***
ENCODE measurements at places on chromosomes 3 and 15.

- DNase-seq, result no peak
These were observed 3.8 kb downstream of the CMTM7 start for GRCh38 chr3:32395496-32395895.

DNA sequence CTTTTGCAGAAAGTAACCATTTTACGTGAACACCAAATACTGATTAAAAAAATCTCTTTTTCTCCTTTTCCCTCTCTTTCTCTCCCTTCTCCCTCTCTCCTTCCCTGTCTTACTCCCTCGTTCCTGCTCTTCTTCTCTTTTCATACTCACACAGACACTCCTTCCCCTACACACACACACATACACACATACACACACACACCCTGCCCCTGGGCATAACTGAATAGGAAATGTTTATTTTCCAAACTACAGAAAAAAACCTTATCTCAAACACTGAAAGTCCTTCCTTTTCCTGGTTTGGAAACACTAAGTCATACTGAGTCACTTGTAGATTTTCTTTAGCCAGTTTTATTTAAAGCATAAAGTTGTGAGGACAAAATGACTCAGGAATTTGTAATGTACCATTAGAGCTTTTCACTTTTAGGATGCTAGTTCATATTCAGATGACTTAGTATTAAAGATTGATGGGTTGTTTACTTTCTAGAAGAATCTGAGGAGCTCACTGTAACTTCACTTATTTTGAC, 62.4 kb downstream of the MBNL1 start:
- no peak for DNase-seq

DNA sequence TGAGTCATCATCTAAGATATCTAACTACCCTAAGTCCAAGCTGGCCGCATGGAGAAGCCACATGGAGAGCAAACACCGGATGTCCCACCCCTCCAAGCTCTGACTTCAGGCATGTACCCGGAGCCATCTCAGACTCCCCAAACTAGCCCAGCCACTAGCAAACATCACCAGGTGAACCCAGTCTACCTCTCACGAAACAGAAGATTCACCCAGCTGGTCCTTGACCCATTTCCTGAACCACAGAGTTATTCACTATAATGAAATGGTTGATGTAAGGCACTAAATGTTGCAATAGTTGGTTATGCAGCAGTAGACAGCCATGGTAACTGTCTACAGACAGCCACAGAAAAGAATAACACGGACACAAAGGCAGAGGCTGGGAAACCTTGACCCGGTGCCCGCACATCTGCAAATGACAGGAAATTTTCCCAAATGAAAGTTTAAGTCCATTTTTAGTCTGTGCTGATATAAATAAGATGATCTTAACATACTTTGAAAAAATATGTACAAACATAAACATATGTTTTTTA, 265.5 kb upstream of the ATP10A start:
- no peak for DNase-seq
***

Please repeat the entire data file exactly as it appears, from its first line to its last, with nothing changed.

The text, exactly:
ENCODE measurements at places on chromosomes 3 and 15.

- DNase-seq, result no peak
These were observed 3.8 kb downstream of the CMTM7 start for GRCh38 chr3:32395496-32395895.

DNA sequence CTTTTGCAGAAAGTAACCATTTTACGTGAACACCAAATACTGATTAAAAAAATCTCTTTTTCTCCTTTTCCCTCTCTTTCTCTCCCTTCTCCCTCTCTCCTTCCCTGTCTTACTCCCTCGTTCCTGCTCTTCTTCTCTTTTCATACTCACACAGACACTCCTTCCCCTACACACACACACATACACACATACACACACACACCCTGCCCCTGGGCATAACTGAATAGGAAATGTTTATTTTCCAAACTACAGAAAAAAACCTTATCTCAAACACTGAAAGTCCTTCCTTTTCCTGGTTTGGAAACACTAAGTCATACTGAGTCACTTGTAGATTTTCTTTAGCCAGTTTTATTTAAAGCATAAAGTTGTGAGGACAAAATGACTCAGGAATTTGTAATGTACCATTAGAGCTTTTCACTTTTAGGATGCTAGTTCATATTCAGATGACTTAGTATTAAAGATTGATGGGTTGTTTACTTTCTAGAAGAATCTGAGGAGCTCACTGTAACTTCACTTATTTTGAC, 62.4 kb downstream of the MBNL1 start:
- no peak for DNase-seq

DNA sequence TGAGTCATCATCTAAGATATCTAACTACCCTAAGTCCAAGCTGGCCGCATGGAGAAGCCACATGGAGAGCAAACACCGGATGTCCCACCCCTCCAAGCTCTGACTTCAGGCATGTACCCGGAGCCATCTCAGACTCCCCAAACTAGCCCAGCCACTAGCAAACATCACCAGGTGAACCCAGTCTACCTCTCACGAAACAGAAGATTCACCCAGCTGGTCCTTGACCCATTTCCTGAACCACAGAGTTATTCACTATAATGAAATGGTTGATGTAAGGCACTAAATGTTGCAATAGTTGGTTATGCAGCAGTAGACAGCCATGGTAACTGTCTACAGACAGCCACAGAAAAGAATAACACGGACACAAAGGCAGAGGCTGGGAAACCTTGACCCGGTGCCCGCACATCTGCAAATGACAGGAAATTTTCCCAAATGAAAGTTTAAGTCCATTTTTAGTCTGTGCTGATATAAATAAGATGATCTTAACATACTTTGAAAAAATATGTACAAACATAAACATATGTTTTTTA, 265.5 kb upstream of the ATP10A start:
- no peak for DNase-seq